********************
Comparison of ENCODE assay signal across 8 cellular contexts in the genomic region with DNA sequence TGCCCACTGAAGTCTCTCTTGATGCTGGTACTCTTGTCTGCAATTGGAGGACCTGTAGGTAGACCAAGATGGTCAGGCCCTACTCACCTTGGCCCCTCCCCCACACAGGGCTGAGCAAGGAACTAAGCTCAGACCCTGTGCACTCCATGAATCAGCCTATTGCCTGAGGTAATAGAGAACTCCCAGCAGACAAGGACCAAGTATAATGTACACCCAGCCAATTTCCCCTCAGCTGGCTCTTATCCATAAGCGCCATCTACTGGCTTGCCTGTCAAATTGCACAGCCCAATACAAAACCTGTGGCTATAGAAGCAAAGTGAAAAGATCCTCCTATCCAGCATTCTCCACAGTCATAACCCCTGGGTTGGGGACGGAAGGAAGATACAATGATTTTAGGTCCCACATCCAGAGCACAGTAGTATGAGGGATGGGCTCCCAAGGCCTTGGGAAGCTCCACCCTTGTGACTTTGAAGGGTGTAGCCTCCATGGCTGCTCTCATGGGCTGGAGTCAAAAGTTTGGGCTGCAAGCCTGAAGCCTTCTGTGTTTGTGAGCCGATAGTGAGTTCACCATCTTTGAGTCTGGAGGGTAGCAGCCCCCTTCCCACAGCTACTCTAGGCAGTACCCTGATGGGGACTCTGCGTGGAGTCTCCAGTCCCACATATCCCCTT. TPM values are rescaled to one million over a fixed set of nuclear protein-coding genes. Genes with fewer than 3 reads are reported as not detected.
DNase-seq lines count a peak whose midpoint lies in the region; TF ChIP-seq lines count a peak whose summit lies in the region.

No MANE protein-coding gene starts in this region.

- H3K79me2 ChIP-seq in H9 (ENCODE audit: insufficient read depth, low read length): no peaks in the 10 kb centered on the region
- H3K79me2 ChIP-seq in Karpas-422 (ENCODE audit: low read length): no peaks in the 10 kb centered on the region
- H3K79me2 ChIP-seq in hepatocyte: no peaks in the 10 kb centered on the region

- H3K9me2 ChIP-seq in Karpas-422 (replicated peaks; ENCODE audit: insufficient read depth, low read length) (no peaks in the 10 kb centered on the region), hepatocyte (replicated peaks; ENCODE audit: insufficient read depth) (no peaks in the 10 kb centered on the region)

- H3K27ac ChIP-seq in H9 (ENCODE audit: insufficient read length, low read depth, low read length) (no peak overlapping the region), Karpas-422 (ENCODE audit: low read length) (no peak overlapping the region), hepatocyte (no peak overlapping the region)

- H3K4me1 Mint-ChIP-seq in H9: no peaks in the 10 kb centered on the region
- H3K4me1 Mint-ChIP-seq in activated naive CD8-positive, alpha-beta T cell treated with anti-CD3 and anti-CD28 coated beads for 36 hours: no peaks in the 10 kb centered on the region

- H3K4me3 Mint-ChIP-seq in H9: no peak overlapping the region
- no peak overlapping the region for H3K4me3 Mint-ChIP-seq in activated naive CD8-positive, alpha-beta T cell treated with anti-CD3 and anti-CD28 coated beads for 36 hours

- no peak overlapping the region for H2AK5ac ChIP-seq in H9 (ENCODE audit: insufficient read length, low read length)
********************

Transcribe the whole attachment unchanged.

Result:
Comparison of ENCODE assay signal across 8 cellular contexts in the genomic region with DNA sequence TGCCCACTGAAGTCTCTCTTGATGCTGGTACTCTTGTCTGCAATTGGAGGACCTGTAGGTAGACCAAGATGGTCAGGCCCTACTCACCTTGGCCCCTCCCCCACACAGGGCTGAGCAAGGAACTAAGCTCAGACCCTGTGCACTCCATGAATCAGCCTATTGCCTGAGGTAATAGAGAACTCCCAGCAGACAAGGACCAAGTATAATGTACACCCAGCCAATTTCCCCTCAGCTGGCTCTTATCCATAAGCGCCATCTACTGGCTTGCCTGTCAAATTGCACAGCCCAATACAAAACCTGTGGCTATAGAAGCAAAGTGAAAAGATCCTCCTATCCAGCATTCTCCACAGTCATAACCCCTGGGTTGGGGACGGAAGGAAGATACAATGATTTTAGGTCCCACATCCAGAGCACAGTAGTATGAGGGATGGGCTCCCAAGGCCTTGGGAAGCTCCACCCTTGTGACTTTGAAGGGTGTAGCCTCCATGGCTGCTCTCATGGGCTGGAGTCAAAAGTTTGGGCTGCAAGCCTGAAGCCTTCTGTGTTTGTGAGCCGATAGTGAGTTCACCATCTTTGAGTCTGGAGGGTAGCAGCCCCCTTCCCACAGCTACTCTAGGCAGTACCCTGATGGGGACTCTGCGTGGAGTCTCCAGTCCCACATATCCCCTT. TPM values are rescaled to one million over a fixed set of nuclear protein-coding genes. Genes with fewer than 3 reads are reported as not detected.
DNase-seq lines count a peak whose midpoint lies in the region; TF ChIP-seq lines count a peak whose summit lies in the region.

No MANE protein-coding gene starts in this region.

- H3K79me2 ChIP-seq in H9 (ENCODE audit: insufficient read depth, low read length): no peaks in the 10 kb centered on the region
- H3K79me2 ChIP-seq in Karpas-422 (ENCODE audit: low read length): no peaks in the 10 kb centered on the region
- H3K79me2 ChIP-seq in hepatocyte: no peaks in the 10 kb centered on the region

- H3K9me2 ChIP-seq in Karpas-422 (replicated peaks; ENCODE audit: insufficient read depth, low read length) (no peaks in the 10 kb centered on the region), hepatocyte (replicated peaks; ENCODE audit: insufficient read depth) (no peaks in the 10 kb centered on the region)

- H3K27ac ChIP-seq in H9 (ENCODE audit: insufficient read length, low read depth, low read length) (no peak overlapping the region), Karpas-422 (ENCODE audit: low read length) (no peak overlapping the region), hepatocyte (no peak overlapping the region)

- H3K4me1 Mint-ChIP-seq in H9: no peaks in the 10 kb centered on the region
- H3K4me1 Mint-ChIP-seq in activated naive CD8-positive, alpha-beta T cell treated with anti-CD3 and anti-CD28 coated beads for 36 hours: no peaks in the 10 kb centered on the region

- H3K4me3 Mint-ChIP-seq in H9: no peak overlapping the region
- no peak overlapping the region for H3K4me3 Mint-ChIP-seq in activated naive CD8-positive, alpha-beta T cell treated with anti-CD3 and anti-CD28 coated beads for 36 hours

- no peak overlapping the region for H2AK5ac ChIP-seq in H9 (ENCODE audit: insufficient read length, low read length)